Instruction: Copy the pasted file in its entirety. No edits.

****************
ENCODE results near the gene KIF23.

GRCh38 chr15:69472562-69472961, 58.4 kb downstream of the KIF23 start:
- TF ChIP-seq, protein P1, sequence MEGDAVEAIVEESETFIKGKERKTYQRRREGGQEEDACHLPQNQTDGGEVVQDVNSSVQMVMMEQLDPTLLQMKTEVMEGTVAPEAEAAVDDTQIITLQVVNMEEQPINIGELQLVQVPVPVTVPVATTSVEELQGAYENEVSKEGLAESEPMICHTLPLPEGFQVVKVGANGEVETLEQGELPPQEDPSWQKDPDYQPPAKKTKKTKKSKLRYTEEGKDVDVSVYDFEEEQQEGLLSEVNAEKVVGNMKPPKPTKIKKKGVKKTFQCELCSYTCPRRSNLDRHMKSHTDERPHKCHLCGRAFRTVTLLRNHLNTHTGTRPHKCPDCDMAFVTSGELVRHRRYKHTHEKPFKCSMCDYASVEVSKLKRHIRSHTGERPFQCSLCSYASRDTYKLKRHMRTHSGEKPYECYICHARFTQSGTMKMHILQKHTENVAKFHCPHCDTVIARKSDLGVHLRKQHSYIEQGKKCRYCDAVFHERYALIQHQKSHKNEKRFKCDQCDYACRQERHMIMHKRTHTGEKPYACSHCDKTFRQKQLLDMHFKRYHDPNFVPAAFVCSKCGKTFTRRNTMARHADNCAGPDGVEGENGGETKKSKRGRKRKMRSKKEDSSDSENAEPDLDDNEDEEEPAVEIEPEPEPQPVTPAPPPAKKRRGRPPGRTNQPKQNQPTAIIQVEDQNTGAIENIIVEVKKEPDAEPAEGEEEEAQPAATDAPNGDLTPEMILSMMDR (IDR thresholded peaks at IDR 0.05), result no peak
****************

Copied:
ENCODE results near the gene KIF23.

GRCh38 chr15:69472562-69472961, 58.4 kb downstream of the KIF23 start:
- TF ChIP-seq, protein P1, sequence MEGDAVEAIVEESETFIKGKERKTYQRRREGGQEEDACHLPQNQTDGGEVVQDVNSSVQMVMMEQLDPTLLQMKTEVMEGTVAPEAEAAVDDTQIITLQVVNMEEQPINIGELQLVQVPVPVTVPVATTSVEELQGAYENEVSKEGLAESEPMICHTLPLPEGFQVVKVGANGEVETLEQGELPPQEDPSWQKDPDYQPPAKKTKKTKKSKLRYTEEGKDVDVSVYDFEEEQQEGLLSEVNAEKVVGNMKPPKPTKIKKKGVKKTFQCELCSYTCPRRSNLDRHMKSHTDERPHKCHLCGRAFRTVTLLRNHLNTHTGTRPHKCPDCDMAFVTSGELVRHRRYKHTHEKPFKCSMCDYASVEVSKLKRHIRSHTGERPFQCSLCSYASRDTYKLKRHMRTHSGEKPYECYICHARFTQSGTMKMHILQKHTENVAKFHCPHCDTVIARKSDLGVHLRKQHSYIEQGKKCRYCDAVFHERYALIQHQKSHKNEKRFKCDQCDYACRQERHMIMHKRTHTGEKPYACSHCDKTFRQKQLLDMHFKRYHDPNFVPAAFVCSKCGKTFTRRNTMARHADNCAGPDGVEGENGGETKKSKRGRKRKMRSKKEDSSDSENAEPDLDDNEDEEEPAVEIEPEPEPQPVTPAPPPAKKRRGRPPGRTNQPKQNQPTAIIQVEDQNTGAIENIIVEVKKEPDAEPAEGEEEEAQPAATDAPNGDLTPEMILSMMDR (IDR thresholded peaks at IDR 0.05), result no peak